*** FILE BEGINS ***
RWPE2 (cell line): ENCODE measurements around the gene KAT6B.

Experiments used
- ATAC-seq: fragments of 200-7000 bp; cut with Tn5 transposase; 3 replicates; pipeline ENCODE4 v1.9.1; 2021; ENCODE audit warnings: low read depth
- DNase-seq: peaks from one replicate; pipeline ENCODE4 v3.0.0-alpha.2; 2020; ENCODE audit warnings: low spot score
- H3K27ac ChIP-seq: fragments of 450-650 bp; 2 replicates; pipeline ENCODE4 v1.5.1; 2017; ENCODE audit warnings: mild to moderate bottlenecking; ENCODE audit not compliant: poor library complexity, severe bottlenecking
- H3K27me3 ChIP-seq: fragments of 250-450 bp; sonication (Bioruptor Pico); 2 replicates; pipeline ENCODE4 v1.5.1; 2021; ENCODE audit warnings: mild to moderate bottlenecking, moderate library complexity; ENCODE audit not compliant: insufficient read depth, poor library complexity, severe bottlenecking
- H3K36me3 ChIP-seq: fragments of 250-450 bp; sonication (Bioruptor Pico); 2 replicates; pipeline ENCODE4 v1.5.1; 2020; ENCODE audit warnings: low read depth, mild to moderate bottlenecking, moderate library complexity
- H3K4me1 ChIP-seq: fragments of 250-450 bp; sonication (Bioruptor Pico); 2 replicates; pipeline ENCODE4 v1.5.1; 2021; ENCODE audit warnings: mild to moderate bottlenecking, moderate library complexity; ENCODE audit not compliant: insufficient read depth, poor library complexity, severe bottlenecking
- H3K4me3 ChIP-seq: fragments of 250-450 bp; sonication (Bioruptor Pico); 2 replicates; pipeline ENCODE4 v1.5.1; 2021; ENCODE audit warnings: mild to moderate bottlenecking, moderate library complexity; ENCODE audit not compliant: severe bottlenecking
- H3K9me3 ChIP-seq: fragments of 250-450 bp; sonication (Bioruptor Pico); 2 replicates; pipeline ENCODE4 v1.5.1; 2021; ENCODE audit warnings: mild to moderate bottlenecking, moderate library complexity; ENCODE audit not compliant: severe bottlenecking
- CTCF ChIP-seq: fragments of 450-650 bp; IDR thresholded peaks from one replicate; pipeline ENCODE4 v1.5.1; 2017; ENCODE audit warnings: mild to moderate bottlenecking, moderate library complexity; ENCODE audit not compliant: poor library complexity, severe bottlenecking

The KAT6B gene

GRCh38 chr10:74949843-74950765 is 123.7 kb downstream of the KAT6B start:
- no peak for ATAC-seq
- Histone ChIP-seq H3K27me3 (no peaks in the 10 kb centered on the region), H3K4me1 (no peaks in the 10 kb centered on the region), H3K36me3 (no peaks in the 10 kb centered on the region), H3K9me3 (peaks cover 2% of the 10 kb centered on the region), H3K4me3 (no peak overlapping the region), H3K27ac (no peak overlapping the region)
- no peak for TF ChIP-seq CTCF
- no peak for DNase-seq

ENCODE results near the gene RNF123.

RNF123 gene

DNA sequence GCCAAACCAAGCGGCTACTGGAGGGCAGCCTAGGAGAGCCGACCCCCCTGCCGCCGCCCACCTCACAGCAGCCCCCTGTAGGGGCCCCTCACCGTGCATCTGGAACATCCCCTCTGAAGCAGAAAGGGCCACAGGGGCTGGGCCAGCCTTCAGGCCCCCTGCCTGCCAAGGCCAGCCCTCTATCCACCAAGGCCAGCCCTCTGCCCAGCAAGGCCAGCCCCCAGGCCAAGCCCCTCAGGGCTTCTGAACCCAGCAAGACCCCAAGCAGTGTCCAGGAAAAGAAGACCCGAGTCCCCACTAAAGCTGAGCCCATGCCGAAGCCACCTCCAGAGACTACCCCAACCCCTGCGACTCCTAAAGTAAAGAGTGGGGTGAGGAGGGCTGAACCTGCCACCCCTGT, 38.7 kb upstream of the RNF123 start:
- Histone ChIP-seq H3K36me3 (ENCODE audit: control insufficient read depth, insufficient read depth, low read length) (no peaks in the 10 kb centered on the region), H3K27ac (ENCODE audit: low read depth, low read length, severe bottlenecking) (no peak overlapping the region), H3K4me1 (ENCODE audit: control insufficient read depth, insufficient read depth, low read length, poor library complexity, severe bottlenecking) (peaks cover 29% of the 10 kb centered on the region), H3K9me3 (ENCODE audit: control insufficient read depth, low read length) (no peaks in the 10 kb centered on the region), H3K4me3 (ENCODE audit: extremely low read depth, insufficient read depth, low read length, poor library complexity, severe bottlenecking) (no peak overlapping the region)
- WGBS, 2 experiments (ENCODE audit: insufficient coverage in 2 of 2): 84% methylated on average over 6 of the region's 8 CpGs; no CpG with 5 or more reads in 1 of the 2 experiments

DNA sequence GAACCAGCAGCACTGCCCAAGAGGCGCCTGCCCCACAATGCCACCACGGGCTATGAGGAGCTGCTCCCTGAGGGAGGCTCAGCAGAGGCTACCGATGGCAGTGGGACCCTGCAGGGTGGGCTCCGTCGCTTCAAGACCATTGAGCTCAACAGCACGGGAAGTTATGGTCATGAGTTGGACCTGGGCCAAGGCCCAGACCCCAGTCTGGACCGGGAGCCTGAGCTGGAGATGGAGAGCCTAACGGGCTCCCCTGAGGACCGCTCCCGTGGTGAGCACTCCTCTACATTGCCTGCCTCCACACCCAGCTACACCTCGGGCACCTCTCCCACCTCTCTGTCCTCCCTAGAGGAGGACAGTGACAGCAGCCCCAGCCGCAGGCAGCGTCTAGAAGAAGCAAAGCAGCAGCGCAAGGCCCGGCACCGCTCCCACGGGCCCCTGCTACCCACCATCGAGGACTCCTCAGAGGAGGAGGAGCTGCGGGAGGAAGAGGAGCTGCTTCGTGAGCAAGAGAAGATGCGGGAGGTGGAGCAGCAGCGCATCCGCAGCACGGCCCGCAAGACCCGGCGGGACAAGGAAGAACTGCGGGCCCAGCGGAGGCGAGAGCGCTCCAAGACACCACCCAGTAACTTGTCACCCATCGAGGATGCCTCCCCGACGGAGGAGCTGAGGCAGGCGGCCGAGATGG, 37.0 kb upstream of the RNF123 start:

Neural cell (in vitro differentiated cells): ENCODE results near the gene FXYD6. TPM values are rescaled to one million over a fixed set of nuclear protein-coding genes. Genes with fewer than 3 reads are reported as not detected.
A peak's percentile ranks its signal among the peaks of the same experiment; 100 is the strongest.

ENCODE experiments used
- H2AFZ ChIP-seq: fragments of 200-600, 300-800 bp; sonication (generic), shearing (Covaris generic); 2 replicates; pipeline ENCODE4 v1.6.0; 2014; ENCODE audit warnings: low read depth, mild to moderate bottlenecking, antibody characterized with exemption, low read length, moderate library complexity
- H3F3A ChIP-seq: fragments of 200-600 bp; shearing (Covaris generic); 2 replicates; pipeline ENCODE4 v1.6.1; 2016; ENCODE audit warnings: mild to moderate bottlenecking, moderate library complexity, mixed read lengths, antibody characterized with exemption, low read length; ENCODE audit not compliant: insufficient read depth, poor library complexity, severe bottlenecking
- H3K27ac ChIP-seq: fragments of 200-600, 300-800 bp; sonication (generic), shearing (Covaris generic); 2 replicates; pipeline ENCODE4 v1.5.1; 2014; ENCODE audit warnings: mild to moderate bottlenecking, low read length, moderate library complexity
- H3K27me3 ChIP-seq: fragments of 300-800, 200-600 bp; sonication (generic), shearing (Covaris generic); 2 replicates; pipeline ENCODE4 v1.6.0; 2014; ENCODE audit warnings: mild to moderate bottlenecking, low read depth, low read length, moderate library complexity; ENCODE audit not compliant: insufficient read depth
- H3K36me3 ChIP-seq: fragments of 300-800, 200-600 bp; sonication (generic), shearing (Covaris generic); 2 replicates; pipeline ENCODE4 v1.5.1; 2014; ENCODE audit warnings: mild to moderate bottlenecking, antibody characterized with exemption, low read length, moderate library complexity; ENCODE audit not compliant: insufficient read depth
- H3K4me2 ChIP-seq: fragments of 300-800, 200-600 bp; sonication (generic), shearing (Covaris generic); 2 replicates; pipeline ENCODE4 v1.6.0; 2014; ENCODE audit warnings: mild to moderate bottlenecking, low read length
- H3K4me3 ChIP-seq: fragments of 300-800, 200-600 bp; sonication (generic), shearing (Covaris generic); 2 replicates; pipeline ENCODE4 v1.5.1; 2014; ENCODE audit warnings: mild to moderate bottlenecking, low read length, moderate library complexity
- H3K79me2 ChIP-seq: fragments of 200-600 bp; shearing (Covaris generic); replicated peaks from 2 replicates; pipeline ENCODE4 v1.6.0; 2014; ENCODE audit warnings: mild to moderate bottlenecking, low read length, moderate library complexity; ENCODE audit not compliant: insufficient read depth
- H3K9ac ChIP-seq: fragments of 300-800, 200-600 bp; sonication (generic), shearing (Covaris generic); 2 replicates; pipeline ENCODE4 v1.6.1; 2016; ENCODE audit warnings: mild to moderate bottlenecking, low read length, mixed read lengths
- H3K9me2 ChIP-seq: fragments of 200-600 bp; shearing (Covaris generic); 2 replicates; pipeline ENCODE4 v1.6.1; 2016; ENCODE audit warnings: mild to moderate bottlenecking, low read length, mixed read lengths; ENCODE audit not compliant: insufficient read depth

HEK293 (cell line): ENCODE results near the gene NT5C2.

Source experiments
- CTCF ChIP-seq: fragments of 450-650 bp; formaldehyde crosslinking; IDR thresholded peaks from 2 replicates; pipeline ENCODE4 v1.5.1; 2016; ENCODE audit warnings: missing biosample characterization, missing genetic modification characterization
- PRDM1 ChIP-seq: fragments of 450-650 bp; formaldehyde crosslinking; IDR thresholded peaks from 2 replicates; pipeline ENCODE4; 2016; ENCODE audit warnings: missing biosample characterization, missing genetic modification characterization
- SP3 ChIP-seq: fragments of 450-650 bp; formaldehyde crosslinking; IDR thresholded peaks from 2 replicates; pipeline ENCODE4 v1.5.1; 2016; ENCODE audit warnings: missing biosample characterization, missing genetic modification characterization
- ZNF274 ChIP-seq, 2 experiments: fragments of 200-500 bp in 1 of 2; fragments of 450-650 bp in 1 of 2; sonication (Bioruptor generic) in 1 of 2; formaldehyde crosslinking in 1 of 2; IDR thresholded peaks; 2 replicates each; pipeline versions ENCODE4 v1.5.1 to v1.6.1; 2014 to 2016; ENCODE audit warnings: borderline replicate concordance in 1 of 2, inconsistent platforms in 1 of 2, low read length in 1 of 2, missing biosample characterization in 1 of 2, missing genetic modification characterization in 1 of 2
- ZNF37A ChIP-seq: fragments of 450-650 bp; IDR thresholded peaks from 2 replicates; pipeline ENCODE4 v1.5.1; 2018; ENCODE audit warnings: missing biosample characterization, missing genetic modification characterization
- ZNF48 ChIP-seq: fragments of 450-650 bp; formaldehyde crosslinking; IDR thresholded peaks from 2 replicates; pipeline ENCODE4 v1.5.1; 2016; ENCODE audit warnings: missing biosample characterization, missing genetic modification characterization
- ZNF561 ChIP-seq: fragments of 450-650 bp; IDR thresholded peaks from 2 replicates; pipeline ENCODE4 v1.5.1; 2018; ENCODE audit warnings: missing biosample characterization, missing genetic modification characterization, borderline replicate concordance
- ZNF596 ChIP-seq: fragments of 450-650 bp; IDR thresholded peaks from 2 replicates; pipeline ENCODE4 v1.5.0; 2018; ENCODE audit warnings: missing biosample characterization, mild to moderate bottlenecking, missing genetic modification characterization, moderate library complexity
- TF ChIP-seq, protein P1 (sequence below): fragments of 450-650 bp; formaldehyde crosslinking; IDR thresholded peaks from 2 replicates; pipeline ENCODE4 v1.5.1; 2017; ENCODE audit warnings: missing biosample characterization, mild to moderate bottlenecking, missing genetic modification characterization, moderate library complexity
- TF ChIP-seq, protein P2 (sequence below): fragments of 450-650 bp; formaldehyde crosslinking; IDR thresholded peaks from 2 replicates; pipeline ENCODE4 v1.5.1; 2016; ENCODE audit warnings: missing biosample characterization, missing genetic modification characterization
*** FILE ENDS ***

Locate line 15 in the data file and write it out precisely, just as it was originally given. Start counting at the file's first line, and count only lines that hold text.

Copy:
- Histone ChIP-seq H3K27me3 (no peaks in the 10 kb centered on the region), H3K4me1 (no peaks in the 10 kb centered on the region), H3K36me3 (no peaks in the 10 kb centered on the region), H3K9me3 (peaks cover 2% of the 10 kb centered on the region), H3K4me3 (no peak overlapping the region), H3K27ac (no peak overlapping the region)